OHA Director Dr. Sejal Hathi, MD, MBA, said, “Dr. Sandoe brings a track record of expertise, innovation and experience putting health equity into practice in vital Medicaid programs. She brings both vision and pragmatism to this role, as well as strong relationships with our federal partners, which will enable Oregon to continue to set the pace in implementing vanguard Medicaid coverage and benefits that address the major health issues facing our communities, such as homelessness and climate change. I’m excited to welcome Dr. Sandoe to Oregon.”

Dr. Sandoe said, “I’m delighted to come to Oregon, a state that's always been at the forefront of health policy. I’m excited to collaborate with Medicaid staff and partners to expand access to care, improve peoples' lives and eliminate health inequity.”

Dr. Sandoe was selected for the position of Oregon’s Medicaid director following a national search. Before serving joining North Carolina Medicaid, Dr. Sandoe worked as a press secretary at CMS and budget analyst at the US Department of Health and Human Services. Dr. Sandoe has taught health policy classes at Harvard University and Duke University. Dr. Sandoe received a PhD in Health Policy, Political Analysis from Harvard University in 2019 and an MPH from George Washington University in 2010.

Vivian Levy, Oregon’s interim Medicaid Director, will serve as deputy director for the Medicaid Division. Dr. Hathi said, “Vivian Levy has brought transformational leadership to Medicaid at a critical time for the past two years. She’s led our temporary Medicaid expansion, protected health coverage for people undergoing eligibility redeterminations in the wake of the pandemic and overseen our ongoing implementation of new Medicaid benefits under Oregon’s groundbreaking 1115 Medicaid waiver. I’m grateful for the direction she’s brought to Medicaid and for the important role she’ll continue to play in Oregon’s Medicaid program.”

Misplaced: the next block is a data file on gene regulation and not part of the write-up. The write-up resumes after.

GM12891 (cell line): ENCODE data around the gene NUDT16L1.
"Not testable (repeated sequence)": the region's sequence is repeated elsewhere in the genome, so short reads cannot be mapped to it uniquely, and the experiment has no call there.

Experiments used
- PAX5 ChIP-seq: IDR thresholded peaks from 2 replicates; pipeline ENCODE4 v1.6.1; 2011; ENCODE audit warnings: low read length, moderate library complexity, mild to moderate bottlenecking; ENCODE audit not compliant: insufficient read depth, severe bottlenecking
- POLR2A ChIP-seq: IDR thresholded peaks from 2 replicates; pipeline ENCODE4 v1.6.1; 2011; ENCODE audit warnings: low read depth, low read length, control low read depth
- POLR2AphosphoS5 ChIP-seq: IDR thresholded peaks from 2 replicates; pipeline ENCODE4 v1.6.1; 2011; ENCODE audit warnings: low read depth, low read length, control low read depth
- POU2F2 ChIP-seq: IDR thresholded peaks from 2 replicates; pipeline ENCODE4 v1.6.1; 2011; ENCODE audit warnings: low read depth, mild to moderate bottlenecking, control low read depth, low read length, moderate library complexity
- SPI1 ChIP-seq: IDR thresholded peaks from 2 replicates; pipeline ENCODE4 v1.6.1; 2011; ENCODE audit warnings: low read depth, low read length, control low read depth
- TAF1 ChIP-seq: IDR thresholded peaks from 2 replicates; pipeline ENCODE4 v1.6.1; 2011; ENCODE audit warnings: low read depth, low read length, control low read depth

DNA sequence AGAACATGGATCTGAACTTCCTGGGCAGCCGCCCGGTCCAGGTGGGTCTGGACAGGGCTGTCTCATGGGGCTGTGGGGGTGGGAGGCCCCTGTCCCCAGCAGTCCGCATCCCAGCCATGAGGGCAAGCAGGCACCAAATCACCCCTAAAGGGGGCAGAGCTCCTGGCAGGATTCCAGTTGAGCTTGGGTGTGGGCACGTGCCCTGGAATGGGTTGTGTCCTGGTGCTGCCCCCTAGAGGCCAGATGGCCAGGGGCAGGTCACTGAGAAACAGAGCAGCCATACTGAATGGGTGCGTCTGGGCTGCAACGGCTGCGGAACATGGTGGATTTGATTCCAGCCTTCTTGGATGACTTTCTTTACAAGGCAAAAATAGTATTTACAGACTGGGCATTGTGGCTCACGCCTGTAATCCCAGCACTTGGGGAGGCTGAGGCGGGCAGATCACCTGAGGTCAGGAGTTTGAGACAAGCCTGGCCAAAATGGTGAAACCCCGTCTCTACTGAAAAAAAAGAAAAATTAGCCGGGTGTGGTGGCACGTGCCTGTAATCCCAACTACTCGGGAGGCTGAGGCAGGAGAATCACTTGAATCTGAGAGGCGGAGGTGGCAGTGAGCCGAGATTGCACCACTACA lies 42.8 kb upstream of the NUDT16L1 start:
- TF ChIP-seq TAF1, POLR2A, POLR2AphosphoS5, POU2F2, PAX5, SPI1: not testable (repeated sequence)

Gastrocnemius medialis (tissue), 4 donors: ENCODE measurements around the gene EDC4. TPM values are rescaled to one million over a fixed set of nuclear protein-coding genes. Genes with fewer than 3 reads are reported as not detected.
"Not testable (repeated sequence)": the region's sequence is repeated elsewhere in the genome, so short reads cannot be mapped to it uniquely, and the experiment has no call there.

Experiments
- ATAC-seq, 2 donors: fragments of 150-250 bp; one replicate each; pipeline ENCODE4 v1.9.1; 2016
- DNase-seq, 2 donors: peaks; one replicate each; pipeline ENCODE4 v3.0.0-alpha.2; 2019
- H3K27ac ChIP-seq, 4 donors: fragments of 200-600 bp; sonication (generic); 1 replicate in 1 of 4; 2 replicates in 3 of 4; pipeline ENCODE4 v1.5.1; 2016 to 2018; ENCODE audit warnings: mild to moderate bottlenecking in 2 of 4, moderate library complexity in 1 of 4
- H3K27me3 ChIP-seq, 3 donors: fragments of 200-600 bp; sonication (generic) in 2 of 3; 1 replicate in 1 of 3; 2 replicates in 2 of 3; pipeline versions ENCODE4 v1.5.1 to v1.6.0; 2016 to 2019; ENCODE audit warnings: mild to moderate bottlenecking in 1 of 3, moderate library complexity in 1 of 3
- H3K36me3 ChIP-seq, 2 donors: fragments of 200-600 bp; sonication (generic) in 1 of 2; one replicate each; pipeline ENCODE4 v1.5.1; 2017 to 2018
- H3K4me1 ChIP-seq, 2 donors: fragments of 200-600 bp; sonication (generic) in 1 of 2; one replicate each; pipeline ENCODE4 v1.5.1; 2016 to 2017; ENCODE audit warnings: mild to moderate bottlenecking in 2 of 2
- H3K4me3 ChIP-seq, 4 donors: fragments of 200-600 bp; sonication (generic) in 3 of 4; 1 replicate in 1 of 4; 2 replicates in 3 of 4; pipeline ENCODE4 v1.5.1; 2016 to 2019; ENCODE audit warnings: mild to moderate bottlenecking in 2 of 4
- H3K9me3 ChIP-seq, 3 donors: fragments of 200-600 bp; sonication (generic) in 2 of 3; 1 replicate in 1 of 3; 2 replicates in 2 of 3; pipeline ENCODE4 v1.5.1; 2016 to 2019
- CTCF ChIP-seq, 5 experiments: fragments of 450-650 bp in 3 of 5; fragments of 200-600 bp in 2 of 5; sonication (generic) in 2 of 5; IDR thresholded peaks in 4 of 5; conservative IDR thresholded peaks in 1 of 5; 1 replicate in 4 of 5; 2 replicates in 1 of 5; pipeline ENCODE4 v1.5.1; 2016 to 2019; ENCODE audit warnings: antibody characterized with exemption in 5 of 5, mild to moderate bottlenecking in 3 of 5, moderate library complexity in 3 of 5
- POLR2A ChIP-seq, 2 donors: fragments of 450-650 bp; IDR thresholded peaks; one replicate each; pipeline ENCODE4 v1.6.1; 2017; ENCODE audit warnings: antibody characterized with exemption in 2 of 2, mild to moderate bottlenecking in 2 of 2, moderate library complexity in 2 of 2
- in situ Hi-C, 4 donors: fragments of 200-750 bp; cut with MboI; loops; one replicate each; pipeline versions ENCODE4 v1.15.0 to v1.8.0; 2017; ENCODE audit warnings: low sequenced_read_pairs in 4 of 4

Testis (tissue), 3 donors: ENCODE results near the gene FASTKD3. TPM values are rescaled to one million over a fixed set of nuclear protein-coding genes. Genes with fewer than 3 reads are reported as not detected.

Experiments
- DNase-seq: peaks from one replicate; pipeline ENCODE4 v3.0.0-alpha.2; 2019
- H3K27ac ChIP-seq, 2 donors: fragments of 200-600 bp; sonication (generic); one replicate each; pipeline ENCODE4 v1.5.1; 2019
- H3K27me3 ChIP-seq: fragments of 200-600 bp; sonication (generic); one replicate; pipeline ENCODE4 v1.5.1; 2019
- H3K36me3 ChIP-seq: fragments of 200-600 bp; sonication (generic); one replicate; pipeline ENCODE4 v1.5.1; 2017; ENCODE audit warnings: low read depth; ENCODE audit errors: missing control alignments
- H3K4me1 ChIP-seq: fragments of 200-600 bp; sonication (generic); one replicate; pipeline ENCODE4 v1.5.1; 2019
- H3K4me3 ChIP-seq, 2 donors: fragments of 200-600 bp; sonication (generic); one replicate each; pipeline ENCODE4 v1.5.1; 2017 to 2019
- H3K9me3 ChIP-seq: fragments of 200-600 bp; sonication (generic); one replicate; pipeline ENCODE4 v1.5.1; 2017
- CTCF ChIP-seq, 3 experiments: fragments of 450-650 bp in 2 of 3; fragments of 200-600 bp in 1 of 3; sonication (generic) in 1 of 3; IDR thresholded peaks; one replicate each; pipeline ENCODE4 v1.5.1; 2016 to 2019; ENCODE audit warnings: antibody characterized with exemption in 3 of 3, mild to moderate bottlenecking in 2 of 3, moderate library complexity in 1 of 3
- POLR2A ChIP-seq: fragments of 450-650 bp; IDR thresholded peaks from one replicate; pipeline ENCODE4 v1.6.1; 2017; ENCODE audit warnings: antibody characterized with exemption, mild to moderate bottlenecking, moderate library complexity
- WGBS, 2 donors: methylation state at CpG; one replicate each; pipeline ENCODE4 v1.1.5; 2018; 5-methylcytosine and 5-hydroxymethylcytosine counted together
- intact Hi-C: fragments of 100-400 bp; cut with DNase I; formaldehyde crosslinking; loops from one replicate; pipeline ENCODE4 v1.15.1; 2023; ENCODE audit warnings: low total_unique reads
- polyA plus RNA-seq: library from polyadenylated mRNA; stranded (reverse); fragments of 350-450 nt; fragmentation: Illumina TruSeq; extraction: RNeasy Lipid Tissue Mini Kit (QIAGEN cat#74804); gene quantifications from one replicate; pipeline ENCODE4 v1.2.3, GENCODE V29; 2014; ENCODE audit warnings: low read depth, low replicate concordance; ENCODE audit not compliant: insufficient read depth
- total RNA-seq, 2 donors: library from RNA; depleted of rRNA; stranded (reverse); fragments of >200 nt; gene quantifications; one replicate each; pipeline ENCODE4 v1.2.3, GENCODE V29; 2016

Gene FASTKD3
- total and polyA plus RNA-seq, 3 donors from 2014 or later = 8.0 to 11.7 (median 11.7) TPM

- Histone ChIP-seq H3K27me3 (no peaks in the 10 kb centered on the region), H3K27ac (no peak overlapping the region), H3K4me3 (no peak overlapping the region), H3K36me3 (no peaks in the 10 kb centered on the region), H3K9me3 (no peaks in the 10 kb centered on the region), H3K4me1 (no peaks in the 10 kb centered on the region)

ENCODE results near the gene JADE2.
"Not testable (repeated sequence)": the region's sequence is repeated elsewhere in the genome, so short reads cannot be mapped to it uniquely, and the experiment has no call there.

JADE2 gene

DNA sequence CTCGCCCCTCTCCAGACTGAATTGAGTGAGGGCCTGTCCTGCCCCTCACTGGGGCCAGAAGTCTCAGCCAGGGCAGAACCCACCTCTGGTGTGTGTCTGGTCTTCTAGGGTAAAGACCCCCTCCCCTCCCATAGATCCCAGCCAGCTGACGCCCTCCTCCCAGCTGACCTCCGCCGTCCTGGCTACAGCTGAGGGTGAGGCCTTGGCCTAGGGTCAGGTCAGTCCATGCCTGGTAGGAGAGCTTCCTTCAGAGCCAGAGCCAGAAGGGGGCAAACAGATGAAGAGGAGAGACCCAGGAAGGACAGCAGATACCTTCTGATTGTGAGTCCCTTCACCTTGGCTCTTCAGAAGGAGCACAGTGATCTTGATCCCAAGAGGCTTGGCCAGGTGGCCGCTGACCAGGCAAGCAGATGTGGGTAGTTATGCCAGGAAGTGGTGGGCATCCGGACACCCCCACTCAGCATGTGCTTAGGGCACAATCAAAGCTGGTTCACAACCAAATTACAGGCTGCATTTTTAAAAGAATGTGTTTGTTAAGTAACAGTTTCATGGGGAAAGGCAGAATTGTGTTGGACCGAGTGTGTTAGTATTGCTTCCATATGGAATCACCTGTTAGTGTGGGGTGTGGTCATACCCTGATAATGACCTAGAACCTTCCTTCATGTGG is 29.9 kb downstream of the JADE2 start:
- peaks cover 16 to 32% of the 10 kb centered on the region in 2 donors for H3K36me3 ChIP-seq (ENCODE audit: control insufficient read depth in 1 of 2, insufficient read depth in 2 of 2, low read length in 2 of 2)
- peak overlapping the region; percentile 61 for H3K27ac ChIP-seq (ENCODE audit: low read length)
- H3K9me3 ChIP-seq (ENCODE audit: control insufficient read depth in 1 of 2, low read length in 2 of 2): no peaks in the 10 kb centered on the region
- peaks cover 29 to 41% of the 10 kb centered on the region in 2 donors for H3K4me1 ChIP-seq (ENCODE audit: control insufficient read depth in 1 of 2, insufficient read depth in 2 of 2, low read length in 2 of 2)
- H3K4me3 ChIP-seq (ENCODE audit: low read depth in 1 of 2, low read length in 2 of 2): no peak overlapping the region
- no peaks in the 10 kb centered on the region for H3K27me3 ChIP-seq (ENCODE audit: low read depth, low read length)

Oregon’s Medicaid program currently provide medical, dental and behavioral health coverage for approximately 1.4 million people in Oregon (or more than 1 in 4 state residents) through the Oregon Health Program (OHP) and other programs. The Medicaid program has a biennial budget of $28 billion.

Download Dr. Sandoe's headshot here.

OHA encourages mpox vaccination - 05/23/24

May 23, 2024

Media Contact: Jonathan Modie, 971-246-9139, PHD.Communications@oha.oregon.gov

OHA encourages mpox vaccination

PORTLAND, Ore. – As people gather and travel to celebrate Pride Month in June, health officials are reminding Oregonians about the importance of protecting themselves and their community by getting the mpox vaccine.

Dean Sidelinger, M.D., M.S.Ed., health officer and state epidemiologist at Oregon Health Authority (OHA), said the number of mpox infections in the state has dropped significantly since an outbreak in June 2022. However, the virus continues to circulate at low levels, with occasional increases in case counts.

“Mpox activity has generally remained low, but by no means has this virus gone away in Oregon or other parts of the country,” Sidelinger said. “Pride is a great time for people in the LGBTQIA2S+ community to show support for themselves, their partners and their community by getting both doses of the mpox vaccine.”

Oregon saw between 10 and 15 mpox cases reported each week when the outbreak peaked in August 2022. Since then, weekly case counts have ranged between no cases to two or three cases. There were 270 mpox cases in 2022, 30 cases in 2023 and, as of April 30, eight cases so far in 2024. There have been no deaths.

The JYNNEOS mpox vaccine is highly effective. According to a May 2023 study published in the CDC’s Morbidity and Mortality Weekly Report, the vaccine was found to be 75% effective for those receiving one dose and 86% effective for those who had two doses.

Until last month, the U.S. Department of Health & Human Services (HHS) distributed JYNNEOS to vaccine providers at no cost. On April 1, JYNNEOS manufacturer Bavarian Nordic launched the vaccine on the commercial market, so providers will now bill health insurance to cover the cost. HHS will continue to make JYNNEOS vaccine available as needed; the vaccine remains free to Oregon Health Plan members, and Oregon law requires vaccine’s cost to be covered for others with commercial insurance.

Mpox spreads primarily through close, skin-to-skin contact. Most often, it has occurred through intimate or sexual contact, and during contact with the lesions of an individual with mpox through a caregiving relationship, such as a parent caring for a child or an adult caretaker of another person.